The deceleration in April to July versus April-June mainly reflected the fall of corporate tax collections in July (-22.9% y-o-y). 
Within direct tax collections, on a FYTD basis, growth for both personal tax and corporate tax collections decelerated but remained robust, well above budget estimates. Personal tax collections grew by 34% y-o-y in April-July versus 40.2% y-o-y in April-June; corporate tax collection grew by 34.2% y-o-y in April-July versus 53% in April-June. Budget estimate growth is 18% y-o-y for personal taxes and 15% y-o-y for corporate taxes in FY13. 
As for indirect tax collections, growth in excise duty collections improved slightly to 8.3% y-o-y in April-July (versus 8% in April-June) while customs duty collection growth picked up to 3.3% y-o-y (versus -1.2% in April-June). Both excise and custom duty collections are lagging the budget estimate growth targets of 34% and 25%, respectively. “We expect that weakening economic activity will keep revenues from corporate income tax and indirect tax (excise and customs) weak in FY13,” Morgan Stanley said in its report.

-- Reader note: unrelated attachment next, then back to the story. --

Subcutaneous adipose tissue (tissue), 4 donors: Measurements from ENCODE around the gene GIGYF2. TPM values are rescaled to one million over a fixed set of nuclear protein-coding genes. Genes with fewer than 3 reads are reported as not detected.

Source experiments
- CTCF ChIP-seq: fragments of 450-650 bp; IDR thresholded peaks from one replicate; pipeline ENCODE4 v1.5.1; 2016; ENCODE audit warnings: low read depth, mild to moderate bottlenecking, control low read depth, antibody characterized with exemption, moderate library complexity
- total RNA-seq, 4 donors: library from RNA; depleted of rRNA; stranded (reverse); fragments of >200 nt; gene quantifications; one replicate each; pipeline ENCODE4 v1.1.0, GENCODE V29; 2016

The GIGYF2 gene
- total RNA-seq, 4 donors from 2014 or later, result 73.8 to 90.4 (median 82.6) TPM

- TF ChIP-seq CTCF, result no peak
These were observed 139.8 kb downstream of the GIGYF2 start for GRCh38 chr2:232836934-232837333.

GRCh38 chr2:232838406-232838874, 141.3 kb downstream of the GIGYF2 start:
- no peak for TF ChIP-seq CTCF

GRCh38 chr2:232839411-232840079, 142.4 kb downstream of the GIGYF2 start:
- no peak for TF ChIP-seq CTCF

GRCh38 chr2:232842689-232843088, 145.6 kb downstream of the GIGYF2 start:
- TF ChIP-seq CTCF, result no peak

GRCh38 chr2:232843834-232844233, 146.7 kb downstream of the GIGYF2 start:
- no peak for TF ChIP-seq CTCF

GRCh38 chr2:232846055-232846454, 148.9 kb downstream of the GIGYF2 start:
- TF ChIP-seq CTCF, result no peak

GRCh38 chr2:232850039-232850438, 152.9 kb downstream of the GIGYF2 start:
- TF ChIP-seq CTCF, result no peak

Non-tax revenue growth was below budget estimate in April-July: Total non-tax revenue growth decelerated to 12.8% y-o-y in April-July vs. 16.3% in April-June 2012. This is lower than the budget estimate of 32.4% for FY13. Total revenue receipts growth decelerated to 23.1% y-o-y in April-July versus 30.6% in Apr-June owing to slower growth in both tax and non-tax revenues. Total revenue receipts collections growth slipped below the budget estimate target of 24% y-o-y for FY13. 
Expenditure growth remained above budget estimate: Total expenditure growth decelerated to 16.6% y-o-y in Apr-July from 19.3% in Apr-June 2012 but remained above the budget estimate target of 14.8% y-o-y for FY13. Revenue expenditure growth stood at 15.5% y-o-y on a FYTD basis compared to BE of 12.7% y-o-y while capital expenditure growth was 24.7% y-o-y compared to BE of 30% y-o-y. According to the details available for total expenditure growth, interest payments grew by 19% in April-July and accounted for 25% of total non-plan expenditure. Further, expenditure of the Department of Fertilizers (68% y-o-y), ministry of petroleum and natural gas (38%), ministry of rural development (19%) and ministry of defence (17%) grew substantially y-o-y in April-July.
FYTD fiscal deficit at 51.5% of BE: On a FYTD basis, fiscal deficit was at 51.5% of BE compared with 37.1% in April-June 2012. The fiscal deficit in April-July grew by 15.6% y-o-y versus budget estimate of 0.8% for F2013. On an FYTD annualized basis, the fiscal deficit widened to 8.6% of GDP in the April-July period from 8.4% in the April-June period. The revenue deficit too grew by 10.2% y-o-y versus budget estimate of -8.9% y-o-y.